Friday, July 23, 2010

Book #8: The Black Swan

The Black Swan by Nassim Nicholas Taleb is the eighth book I've read this year. The seventh was a Korean-language translation of Daddy Long-legs that I found quite boring, so I won't write about it. Taleb's Black Swan, on the other hand, was a fantastic treatment of one of my favourite topic, the gap between what we commonly think we know and what we actually know.

The title is a nice treat for anyone who has studied philosophy, particularly ancient or medieval philosophy, where "all swans are white" was something of a tautology until the day they found black swans somewhere. A black swan, according to Taleb, is an outlier. These outliers are unpredictable, rare and have a highly disproportionate. They are, in essence, things that no one seems coming which change everything.

This is easily seen by looking at history. We tend to think of history as having a steady, predictable progression, but the reality is that change is violent, sudden and unpredictable. As I discussed here with respect to the collapse of the Soviet Union and North Korea, significant changes are generally not predictable except in retrospect.

Moreover, many fantastic changes are produced accidentally and suddenly. Consider, for example, the Internet, which wasn't intended to let me download Dr. Dre's music, blog or stream episodes of Frasier. It certainly wasn't predicted by anyone, and its prevalence, at least in the West, was hardly a gradual process. Virtually all significant changes are like this, according to Taleb.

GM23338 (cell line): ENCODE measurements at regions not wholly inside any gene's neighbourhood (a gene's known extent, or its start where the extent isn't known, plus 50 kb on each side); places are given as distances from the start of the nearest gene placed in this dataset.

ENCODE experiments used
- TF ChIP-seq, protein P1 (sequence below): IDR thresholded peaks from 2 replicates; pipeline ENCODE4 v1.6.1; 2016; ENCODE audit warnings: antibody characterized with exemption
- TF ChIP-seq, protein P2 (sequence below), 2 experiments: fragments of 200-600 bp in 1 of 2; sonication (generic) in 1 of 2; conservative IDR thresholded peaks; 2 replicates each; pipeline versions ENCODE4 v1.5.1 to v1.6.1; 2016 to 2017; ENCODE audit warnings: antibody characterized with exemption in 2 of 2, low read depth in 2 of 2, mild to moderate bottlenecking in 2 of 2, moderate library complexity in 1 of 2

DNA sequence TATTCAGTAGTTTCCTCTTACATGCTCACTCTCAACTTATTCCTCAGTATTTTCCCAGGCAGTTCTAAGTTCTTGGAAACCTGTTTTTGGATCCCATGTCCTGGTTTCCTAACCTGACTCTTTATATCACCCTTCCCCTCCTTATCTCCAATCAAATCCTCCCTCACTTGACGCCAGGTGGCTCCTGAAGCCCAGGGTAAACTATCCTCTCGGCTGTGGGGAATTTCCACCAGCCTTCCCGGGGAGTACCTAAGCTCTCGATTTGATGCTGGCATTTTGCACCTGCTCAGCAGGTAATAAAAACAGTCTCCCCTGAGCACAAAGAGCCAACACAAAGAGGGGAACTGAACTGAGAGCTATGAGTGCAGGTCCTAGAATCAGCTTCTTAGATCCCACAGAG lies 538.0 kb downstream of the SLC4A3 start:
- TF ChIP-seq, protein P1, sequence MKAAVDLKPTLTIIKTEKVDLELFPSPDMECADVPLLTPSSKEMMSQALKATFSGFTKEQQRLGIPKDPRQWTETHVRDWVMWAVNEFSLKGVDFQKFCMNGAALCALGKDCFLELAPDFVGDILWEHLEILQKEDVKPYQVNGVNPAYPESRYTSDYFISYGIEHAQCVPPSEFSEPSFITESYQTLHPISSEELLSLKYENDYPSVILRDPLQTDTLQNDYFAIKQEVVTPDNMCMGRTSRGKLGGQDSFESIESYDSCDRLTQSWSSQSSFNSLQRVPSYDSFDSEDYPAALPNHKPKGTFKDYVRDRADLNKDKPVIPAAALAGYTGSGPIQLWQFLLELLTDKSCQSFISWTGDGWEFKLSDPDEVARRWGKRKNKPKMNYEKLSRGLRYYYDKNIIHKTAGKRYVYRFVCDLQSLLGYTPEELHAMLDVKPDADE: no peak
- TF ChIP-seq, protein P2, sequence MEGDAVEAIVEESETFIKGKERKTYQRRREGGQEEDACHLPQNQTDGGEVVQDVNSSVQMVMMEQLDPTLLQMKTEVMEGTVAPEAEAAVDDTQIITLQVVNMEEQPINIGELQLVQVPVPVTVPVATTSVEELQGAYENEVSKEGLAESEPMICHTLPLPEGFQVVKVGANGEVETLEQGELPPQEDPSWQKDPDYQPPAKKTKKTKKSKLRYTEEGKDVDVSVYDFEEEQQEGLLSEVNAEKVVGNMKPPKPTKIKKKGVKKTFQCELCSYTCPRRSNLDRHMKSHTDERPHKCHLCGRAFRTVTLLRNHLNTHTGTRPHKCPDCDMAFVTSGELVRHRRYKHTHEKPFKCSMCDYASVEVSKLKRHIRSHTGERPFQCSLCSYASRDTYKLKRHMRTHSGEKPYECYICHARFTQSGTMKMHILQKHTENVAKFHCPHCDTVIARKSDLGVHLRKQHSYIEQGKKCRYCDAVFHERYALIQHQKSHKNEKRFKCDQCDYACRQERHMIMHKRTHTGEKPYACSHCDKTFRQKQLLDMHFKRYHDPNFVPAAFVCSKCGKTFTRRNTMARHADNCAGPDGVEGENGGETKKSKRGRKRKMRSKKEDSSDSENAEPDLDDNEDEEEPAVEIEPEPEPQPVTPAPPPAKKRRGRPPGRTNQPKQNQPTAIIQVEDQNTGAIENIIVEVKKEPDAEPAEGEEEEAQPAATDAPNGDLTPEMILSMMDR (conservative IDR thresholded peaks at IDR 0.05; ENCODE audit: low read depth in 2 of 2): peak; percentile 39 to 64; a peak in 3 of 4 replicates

Taleb also takes aim at the perceived flaws of ancient philosophy, particularly Platonism, which divides things into neat categories. However, much of life exists outside of neat categories. When we can't categorize something neatly, we assign it lesser importance, which is a mistake according to Taleb. An amusing example of our tendency to categorize is of people who take the escalator instead of stairs at a gym, only to go and use the stairmaster.

Near the end of the book is this passage about philosophy, one of my favourites from the book:

Every Friday, at four P.M., the paychecks of these philosophers will hit their respective bank accounts. A fixed proportion of their earnings, about 16 percent on average, will go into the stock market...

These people are professionally employed in hte business of questioning what we take for granted; they are trained to argue about the existence of god(s), the definition of truth, the redness of red, the meaning of meaning, the difference between the semantic theories of truth, conceptual and nonconceptual representations...

Yet they believe blindly in the stock market, and in the abilities of their pension plan manager. ...They doubt their own senses, but not for a second do they doubt their automatic purchases in the stock market
."

As a fond Platonist, I think Taleb attributes a nerdy conventionalism to Plato that wasn't there. Much of what Plato wrote was, after much hand-wringing and Socratic gesturing at the agora, to conclude that we did not actually know the meaning of the words that we use all the time. It's not entirely true that Platonism simply accepts conventional definitions and received wisdom; if he is describing the practices of today's Platonists, then they really aren't Platonists.

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